In the absence of a patriarchal husband, does a woman left behind acquire greater decision-making power and control over her and her children’s lives? I investigated this question by interviewing 25 women over a three-year period who were left behind in rural Southern Punjab, Pakistan between 2015-2018.
We know very little from research about women who do not migrate themselves when their husbands do, especially in South Asia. Yet, women are directly impacted by migrations and development programs in developing countries. My focus on women and their lived experiences sheds light on how women’s lives are impacted by migration given their cultural context.
The women I met in these areas were home-based workers, primarily in charge of care work for the elderly and children. Their economic activity included care of livestock and making handicrafts. Women usually lived in “joint families” such that in-laws live either in the same house or nearby. Women of the household subsequently spend much of their time together and also do chores together in a common area outside their house(s). It was here that most of my focus group interviews were conducted. Younger wives often seemed too shy or uncomfortable to speak in front of their mothers-in-law and would find excuses to show me around their house to speak with me more comfortably in private.
Most participants in my study were very poor to lower middle class. The families made barely enough to feed themselves and maintained makeshift homes or old structures. All the migrant husbands in my research lived two to five hours away by bus or motorcycle and visited between once every two weeks to once every three months, depending on the distance from work, available money for travel, and/or ability to take time off work for holidays.
While left behind wives may attain slightly increased levels of autonomy in the absence of their husbands, I observed increased levels of decision-making powers and mobility only in certain households, those with less strict family structures and norms, often situated closer to urban areas. Most families simply replace the one missing husband with another male patriarch, the migrant husband’s father, or brother. If there is no alternative male in the household, a male relative close by can assume this patriarch role.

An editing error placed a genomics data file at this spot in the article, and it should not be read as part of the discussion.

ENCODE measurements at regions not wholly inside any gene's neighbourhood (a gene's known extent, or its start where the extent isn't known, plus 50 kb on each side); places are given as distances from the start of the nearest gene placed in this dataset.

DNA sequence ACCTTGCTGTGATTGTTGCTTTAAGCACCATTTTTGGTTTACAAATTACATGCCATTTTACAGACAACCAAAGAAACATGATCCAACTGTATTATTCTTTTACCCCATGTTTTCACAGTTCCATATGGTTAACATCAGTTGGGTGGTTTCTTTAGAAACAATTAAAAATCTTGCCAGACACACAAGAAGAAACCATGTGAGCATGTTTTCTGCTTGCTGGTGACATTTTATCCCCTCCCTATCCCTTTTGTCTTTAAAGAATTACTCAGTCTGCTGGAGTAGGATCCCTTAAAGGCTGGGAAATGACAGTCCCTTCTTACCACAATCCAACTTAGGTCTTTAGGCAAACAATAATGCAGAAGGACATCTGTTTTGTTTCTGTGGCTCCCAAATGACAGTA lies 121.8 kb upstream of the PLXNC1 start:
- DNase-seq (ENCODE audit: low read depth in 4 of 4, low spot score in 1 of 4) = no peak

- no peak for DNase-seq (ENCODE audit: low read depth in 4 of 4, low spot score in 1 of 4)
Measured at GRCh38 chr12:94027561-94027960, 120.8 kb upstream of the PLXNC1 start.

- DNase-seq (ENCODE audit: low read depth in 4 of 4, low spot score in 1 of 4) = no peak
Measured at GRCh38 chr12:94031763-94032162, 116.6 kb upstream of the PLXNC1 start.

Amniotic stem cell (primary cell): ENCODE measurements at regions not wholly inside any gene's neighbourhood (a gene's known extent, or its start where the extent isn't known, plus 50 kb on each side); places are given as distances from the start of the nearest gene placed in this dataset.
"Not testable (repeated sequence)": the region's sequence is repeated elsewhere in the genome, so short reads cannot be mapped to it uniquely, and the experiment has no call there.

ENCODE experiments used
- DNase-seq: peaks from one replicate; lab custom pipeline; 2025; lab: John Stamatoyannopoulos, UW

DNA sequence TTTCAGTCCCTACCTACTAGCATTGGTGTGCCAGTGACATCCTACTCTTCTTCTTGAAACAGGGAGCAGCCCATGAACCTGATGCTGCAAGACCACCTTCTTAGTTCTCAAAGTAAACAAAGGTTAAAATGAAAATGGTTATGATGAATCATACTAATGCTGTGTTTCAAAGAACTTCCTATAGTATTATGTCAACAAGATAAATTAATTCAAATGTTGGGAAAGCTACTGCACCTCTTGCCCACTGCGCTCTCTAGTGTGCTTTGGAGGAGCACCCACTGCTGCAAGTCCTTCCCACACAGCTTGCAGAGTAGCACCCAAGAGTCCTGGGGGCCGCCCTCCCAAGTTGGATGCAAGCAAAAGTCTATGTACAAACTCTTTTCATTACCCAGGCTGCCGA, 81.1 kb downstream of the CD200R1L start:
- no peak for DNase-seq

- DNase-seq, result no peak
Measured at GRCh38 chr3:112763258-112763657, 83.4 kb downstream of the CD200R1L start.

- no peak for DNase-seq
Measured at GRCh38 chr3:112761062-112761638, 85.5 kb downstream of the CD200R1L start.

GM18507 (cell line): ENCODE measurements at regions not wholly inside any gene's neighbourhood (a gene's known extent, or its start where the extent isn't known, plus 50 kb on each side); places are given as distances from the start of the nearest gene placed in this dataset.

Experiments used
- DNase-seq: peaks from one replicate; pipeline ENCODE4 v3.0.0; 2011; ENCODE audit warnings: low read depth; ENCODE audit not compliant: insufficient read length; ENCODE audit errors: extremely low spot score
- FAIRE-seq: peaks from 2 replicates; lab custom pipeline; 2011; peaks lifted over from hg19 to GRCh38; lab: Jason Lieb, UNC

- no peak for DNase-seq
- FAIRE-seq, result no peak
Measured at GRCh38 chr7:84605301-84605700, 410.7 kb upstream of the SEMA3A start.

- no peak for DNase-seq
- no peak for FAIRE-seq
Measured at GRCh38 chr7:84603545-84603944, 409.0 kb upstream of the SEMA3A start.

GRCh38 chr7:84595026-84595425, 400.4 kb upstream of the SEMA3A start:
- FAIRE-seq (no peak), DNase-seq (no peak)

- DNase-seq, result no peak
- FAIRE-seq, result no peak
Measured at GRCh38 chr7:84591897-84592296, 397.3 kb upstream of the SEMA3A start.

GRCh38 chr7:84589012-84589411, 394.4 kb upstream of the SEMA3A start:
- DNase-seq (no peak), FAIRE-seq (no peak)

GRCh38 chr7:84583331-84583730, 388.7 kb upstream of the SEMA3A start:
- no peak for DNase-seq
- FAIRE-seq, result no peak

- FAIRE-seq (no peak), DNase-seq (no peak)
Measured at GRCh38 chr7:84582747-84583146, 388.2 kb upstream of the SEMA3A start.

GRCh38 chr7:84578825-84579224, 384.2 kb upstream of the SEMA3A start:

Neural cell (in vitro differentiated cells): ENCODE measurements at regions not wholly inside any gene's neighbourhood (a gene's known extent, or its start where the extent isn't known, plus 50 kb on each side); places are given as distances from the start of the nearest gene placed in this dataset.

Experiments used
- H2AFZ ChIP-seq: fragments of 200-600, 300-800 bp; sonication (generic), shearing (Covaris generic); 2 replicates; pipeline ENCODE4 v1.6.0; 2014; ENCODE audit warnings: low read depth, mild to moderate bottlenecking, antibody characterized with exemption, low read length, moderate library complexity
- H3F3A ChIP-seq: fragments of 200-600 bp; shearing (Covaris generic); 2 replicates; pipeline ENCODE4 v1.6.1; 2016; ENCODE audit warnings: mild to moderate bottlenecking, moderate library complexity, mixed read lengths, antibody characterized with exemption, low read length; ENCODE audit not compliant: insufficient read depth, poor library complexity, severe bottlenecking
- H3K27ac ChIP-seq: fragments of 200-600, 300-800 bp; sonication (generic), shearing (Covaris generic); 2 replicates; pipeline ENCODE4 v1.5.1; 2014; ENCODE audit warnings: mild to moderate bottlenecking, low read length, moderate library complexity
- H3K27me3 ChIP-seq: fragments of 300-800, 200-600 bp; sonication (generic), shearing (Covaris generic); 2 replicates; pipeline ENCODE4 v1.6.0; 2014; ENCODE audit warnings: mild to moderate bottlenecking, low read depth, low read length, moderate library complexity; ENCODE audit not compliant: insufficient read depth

In some cases, an older mother-in-law becomes the acting “patriarch.” The usually male head of the household has decision-making and veto powers, including the power to grant permission to activities that impact women in the home directly, such as allowing big expenditures and decisions about children, especially marriage. Given the local customs and norms, most women primarily remain inside the home doing informal work such as making embroidery and handicrafts to sell. Women were not usually literate as access to schools was quite limited.
I did find some exceptions to this pattern in my study: women living independently and/or working outside their homes in the absence of their husbands. But these cases were very rare in the rural setting I studied, although more common closer to cities.
Within the household among women, a hierarchy exists such that the mother-in-law usually gave orders to the other women in the household. She determined who did chores and what goods were made in the household. While women working together on house chores might be a good way for them to share life experiences and lessons learned, the hierarchy which was silently observed also meant that women were not always able to do what they wanted when they wanted. They had to check with their mother-in-law or other older women in the household before they could make their own choices.
Are women who work outside the home in a better position to make their own decisions when their husbands migrate to a city nearby? The three women left behind who were formally employed as female community health workers had to abide by the same cultural customs that restricted their freedoms despite the opportunities their employment may have given to them. Women who lived closer to urban areas and/or who belonged to middle-class families were more likely to experience slightly higher levels of autonomy than their counterparts in rural areas.
Women left behind do not have autonomy simply because their husbands are no longer in residence. In rural Pakistan, women in working-class and poor families are embedded in patriarchal family structures that continue even if their husbands are absent.
Sarah Ahmed is a doctoral student in the Sociology Department at the University of Oregon. Her primary research interests include gender, development, healthcare, rurality, and qualitative methods. Her dissertation includes interviews with female healthcare workers in rural Pakistan who negotiate power and space with their families and employers to explore how women understand their own collective identity, gender and labor value.